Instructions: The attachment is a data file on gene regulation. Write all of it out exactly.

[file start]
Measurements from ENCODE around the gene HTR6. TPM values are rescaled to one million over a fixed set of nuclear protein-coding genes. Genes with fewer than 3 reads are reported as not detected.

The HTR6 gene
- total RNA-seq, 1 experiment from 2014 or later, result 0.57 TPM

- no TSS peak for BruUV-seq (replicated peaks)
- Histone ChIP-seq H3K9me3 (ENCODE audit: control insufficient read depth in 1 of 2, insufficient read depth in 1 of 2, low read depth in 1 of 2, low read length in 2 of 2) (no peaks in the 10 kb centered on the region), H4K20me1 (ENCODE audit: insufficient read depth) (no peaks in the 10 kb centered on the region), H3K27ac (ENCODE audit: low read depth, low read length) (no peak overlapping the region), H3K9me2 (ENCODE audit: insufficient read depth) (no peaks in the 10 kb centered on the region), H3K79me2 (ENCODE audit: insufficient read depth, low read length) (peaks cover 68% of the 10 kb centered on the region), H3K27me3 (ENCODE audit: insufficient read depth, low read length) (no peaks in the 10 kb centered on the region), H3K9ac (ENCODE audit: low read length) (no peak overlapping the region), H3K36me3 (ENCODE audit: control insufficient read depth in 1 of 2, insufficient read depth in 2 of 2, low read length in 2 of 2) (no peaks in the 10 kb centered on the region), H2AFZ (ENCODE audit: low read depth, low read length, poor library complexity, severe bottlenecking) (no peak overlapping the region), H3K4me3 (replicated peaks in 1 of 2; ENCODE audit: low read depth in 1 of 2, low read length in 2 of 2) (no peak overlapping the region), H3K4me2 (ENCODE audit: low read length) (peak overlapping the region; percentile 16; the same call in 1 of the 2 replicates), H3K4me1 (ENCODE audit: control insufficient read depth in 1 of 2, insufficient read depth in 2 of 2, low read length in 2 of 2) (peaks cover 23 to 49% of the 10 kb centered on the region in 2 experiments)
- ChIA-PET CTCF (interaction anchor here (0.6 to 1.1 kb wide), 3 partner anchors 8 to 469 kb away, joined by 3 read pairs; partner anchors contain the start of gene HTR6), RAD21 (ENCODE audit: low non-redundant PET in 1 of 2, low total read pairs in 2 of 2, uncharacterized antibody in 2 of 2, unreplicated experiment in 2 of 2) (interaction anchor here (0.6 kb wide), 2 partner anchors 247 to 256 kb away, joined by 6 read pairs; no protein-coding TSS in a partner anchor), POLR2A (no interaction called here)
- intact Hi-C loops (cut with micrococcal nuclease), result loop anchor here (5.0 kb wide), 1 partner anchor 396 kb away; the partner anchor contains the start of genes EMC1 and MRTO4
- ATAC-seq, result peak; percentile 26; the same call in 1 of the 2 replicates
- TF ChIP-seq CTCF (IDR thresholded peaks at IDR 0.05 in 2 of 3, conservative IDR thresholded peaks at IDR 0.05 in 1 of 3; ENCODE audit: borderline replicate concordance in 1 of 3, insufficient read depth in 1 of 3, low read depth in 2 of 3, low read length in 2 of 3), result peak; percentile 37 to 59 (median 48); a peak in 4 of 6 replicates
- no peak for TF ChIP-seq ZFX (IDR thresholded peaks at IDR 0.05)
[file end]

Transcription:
Measurements from ENCODE around the gene HTR6. TPM values are rescaled to one million over a fixed set of nuclear protein-coding genes. Genes with fewer than 3 reads are reported as not detected.

The HTR6 gene
- total RNA-seq, 1 experiment from 2014 or later, result 0.57 TPM

- no TSS peak for BruUV-seq (replicated peaks)
- Histone ChIP-seq H3K9me3 (ENCODE audit: control insufficient read depth in 1 of 2, insufficient read depth in 1 of 2, low read depth in 1 of 2, low read length in 2 of 2) (no peaks in the 10 kb centered on the region), H4K20me1 (ENCODE audit: insufficient read depth) (no peaks in the 10 kb centered on the region), H3K27ac (ENCODE audit: low read depth, low read length) (no peak overlapping the region), H3K9me2 (ENCODE audit: insufficient read depth) (no peaks in the 10 kb centered on the region), H3K79me2 (ENCODE audit: insufficient read depth, low read length) (peaks cover 68% of the 10 kb centered on the region), H3K27me3 (ENCODE audit: insufficient read depth, low read length) (no peaks in the 10 kb centered on the region), H3K9ac (ENCODE audit: low read length) (no peak overlapping the region), H3K36me3 (ENCODE audit: control insufficient read depth in 1 of 2, insufficient read depth in 2 of 2, low read length in 2 of 2) (no peaks in the 10 kb centered on the region), H2AFZ (ENCODE audit: low read depth, low read length, poor library complexity, severe bottlenecking) (no peak overlapping the region), H3K4me3 (replicated peaks in 1 of 2; ENCODE audit: low read depth in 1 of 2, low read length in 2 of 2) (no peak overlapping the region), H3K4me2 (ENCODE audit: low read length) (peak overlapping the region; percentile 16; the same call in 1 of the 2 replicates), H3K4me1 (ENCODE audit: control insufficient read depth in 1 of 2, insufficient read depth in 2 of 2, low read length in 2 of 2) (peaks cover 23 to 49% of the 10 kb centered on the region in 2 experiments)
- ChIA-PET CTCF (interaction anchor here (0.6 to 1.1 kb wide), 3 partner anchors 8 to 469 kb away, joined by 3 read pairs; partner anchors contain the start of gene HTR6), RAD21 (ENCODE audit: low non-redundant PET in 1 of 2, low total read pairs in 2 of 2, uncharacterized antibody in 2 of 2, unreplicated experiment in 2 of 2) (interaction anchor here (0.6 kb wide), 2 partner anchors 247 to 256 kb away, joined by 6 read pairs; no protein-coding TSS in a partner anchor), POLR2A (no interaction called here)
- intact Hi-C loops (cut with micrococcal nuclease), result loop anchor here (5.0 kb wide), 1 partner anchor 396 kb away; the partner anchor contains the start of genes EMC1 and MRTO4
- ATAC-seq, result peak; percentile 26; the same call in 1 of the 2 replicates
- TF ChIP-seq CTCF (IDR thresholded peaks at IDR 0.05 in 2 of 3, conservative IDR thresholded peaks at IDR 0.05 in 1 of 3; ENCODE audit: borderline replicate concordance in 1 of 3, insufficient read depth in 1 of 3, low read depth in 2 of 3, low read length in 2 of 3), result peak; percentile 37 to 59 (median 48); a peak in 4 of 6 replicates
- no peak for TF ChIP-seq ZFX (IDR thresholded peaks at IDR 0.05)